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August 12, 2020
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SoCal’s Industrial Markets Remain Strong with Historically Low Vacancy Rates


Southern California’s metro area industrial market continues to register historically low vacancy numbers, offering a positive forecast for the region’s landlords but limited options for tenant expansion. The Inland Empire, the nation’s premier distribution/warehousing market, continues to lead the way on both sides of the market equation.

This was the central message emanating from the 2nd Quarter, 2016 Industrial Market Review released by the AIR Commercial Real Estate Association/Xceligent.

“The Inland Empire continues to see strong positive net absorption, Class A development activity, and is attracting some of the nation’s larger E-commerce and distribution companies,” said Matt Nelson, director of analytics for AIR/Xceligent.

Nelson pointed out that Amazon, Wayfair, QVC, Walmart, Georgia Pacific and Home Depot continue to expand in the Inland Empire. “All of these companies have signed over one million square feet of new leases in the past 12 months. Wolverine Shoes recently announced they pre-leased a new 720k sf distribution facility in Beaumont, which is expected to break ground later this year,” Nelson said.

Refocusing on the overall Southland market, Nelson reports that total leasing activity along with net absorption were down compared to the past few quarters, but that, overall, everything is headed “in the right direction for landlords. Lease rates continue to trend upwards and tenants who are faced with renewing their leases are finding prices to be much higher than they were three to five years ago,” Nelson said.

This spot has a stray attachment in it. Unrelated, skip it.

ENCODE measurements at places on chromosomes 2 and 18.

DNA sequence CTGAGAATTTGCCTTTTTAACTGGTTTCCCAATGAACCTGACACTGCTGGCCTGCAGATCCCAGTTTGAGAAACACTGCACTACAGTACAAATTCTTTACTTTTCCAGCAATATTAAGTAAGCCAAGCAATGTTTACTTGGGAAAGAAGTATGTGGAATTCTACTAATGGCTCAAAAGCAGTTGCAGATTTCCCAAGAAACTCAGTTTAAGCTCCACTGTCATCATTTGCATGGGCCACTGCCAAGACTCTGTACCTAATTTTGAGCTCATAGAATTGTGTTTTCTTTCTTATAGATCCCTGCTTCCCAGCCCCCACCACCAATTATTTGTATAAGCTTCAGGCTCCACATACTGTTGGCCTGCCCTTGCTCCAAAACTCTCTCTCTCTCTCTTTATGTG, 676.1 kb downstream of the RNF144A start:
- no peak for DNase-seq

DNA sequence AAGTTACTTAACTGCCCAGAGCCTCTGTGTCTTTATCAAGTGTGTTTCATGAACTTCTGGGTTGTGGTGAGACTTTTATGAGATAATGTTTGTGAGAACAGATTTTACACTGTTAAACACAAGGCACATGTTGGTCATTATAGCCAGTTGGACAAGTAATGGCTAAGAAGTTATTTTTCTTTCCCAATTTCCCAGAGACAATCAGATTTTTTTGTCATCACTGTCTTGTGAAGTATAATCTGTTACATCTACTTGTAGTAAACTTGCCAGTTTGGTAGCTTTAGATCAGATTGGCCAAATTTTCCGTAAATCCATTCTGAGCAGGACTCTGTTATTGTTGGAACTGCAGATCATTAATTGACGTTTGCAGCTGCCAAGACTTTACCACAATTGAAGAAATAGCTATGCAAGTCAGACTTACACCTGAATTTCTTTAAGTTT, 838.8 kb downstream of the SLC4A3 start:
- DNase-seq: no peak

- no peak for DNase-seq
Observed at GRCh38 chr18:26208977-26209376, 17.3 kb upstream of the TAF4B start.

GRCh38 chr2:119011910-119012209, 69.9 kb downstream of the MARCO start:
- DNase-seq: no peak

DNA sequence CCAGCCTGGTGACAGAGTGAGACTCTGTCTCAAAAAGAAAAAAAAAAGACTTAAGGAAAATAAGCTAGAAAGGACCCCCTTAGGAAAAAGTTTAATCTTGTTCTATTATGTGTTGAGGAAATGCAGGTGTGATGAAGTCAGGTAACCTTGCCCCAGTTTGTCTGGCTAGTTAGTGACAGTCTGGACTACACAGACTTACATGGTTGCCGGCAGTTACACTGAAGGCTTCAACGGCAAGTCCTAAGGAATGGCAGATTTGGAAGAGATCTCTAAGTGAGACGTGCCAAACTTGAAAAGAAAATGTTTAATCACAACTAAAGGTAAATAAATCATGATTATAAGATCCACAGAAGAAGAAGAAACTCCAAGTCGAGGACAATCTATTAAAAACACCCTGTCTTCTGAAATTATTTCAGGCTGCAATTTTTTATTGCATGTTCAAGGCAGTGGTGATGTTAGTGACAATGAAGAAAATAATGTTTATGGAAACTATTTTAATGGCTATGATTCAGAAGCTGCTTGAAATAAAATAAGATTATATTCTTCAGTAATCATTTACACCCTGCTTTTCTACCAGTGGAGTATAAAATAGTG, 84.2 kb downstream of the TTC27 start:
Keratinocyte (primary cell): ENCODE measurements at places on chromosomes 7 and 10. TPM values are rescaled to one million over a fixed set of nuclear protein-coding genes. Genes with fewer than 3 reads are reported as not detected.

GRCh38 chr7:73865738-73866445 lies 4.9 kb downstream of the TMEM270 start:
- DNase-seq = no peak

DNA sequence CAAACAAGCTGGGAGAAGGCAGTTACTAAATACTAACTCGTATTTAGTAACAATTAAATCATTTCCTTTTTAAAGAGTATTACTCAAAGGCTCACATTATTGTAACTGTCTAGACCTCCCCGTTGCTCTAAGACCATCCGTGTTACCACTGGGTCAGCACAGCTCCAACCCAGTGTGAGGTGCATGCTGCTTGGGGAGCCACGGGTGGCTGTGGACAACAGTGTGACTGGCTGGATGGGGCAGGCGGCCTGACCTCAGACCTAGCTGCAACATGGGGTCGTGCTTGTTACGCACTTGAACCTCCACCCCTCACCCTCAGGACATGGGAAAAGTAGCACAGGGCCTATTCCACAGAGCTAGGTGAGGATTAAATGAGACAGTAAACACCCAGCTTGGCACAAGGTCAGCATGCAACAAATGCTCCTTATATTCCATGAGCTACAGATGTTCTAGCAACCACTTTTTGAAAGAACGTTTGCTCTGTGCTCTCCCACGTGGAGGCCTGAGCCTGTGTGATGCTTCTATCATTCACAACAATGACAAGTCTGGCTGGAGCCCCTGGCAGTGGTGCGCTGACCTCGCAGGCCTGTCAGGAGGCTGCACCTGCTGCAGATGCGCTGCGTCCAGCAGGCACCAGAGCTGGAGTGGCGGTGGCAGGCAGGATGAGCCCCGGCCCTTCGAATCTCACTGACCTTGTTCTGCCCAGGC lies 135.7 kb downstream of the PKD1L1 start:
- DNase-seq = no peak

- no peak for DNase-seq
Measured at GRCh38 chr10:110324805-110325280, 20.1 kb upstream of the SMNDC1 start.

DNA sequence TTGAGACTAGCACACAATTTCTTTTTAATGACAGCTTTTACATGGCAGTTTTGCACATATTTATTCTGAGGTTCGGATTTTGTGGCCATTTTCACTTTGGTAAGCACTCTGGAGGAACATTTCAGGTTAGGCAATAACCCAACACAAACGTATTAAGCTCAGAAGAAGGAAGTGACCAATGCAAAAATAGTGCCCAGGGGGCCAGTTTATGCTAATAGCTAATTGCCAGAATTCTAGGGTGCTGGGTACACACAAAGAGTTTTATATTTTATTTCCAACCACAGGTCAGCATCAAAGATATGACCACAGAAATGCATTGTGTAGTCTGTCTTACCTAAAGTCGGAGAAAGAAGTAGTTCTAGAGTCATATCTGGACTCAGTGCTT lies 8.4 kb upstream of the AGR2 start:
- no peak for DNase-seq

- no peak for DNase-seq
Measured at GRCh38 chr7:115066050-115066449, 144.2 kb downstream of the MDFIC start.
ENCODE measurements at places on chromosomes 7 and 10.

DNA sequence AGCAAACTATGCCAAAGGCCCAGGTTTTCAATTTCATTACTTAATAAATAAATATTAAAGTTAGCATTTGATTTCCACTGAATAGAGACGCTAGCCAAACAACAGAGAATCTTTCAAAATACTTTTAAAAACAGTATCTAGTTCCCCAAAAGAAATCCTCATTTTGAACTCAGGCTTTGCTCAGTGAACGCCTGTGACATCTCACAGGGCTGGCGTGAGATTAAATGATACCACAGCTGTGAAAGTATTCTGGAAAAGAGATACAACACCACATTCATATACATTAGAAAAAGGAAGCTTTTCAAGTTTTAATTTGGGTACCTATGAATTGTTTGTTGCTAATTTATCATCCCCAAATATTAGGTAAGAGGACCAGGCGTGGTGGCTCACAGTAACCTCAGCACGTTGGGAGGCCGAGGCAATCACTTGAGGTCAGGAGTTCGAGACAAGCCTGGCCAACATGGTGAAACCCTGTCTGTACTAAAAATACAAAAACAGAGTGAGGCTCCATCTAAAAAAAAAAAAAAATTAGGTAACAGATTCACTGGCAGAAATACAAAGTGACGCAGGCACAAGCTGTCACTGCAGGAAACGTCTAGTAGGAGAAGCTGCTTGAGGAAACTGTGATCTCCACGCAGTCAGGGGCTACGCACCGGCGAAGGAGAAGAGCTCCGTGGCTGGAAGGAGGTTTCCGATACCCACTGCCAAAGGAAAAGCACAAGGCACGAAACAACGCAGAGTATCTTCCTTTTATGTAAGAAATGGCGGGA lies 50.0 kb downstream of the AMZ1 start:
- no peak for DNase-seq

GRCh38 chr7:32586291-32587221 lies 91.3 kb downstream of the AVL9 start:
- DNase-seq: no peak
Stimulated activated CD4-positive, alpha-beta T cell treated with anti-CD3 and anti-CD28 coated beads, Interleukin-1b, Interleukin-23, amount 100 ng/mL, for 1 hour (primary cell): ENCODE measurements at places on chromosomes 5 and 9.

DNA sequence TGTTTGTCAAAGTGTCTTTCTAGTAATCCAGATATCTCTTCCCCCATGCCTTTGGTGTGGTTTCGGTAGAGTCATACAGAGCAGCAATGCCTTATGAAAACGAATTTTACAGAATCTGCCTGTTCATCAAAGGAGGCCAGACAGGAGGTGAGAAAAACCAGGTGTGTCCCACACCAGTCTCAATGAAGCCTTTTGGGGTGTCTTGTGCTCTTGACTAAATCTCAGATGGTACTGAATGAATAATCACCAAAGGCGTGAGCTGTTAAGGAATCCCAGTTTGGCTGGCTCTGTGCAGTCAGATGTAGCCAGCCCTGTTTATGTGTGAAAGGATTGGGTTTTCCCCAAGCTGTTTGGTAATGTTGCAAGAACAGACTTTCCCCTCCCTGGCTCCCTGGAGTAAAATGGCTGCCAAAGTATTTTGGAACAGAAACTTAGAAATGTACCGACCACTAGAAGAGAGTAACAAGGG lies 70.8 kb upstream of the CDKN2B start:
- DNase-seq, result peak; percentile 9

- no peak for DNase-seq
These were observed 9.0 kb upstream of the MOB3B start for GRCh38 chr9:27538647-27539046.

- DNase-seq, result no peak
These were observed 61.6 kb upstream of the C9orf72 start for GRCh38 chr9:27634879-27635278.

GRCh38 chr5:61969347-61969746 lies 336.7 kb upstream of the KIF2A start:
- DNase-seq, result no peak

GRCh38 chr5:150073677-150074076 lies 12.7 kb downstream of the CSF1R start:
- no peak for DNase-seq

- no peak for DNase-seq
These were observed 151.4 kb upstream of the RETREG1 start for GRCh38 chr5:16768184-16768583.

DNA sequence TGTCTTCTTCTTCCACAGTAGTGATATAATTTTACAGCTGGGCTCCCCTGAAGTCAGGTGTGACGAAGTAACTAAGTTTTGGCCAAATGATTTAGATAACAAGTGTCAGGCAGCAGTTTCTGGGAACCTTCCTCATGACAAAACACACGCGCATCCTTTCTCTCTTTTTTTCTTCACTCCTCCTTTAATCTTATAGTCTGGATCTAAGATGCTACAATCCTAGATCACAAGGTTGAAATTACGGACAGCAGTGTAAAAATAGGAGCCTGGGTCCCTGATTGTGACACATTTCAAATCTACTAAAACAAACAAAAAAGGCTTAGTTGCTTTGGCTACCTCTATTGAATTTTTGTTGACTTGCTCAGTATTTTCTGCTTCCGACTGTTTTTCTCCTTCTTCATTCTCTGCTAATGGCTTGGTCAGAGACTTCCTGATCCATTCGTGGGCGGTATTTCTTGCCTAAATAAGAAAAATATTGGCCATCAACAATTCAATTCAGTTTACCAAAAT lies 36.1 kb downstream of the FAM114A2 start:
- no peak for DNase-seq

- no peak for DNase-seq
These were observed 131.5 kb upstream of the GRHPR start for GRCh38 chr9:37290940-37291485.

Breaking the study down by submarket, the AIR/Xceligent reports:

• The Orange County industrial market continues to see healthy activity by closing out the second quarter with positive net absorption of 765.3k sf. OC North had the strongest showing of the four county submarkets, posting 691.2k sf of net absorption, lowering the submarket’s vacancy rate to 1.5%.

• The Inland Empire closed out the second quarter of 2016 with 4.6 msf of positive net absorption, bringing the vacancy rate down to 3.1 %. Meanwhile, 13 msf of new product has been delivered so far in 2016, and 4 msf remains on the market.

• The San Fernando Valley closed out the quarter with strong leasing and sales activity. The market’s vacancy rate now sits at 1.5%, down .2% from the previous quarter (1.7%).

• The South Bay – With one of the lowest vacancy rates in the county and very little available space, the South Bay managed to record 243.4k sf of positive net absorption. The “Brickyard”, a new two-building industrial project in Compton, will deliver in the 3rd quarter, bringing over a million square feet of new space to the market.

• Mid-Counties is the region’s tightest market with a vacancy rate of 0.7% and only 2.4 msf available. Absorption will remain flat for a few quarters until new projects are delivered.

• San Gabriel Valley – The L.A. East submarket showed strong tenant demand by absorbing 214.6k sf, bringing the vacancy rate down to 0.9%. Even with new construction in the pipeline, the vacancy rate should remain unchanged due to these projects most likely being leased out fairly quickly, the study shows.

• Central L.A. – The central region absorbed 198.2k sf in Quarter 2, bringing the total for 2016 to 915.5k sf. With only 435.9k sf under construction and lack of Class A space in Central L.A., “expect these projects to get leased up before they are completed,” Nelson said.

• Ventura County – This area’s industrial market continues to see light tenant movement, positing 73.6k sf of net absorption at the close of the second quarter. The county’s vacancy rate remains at 3.8%.

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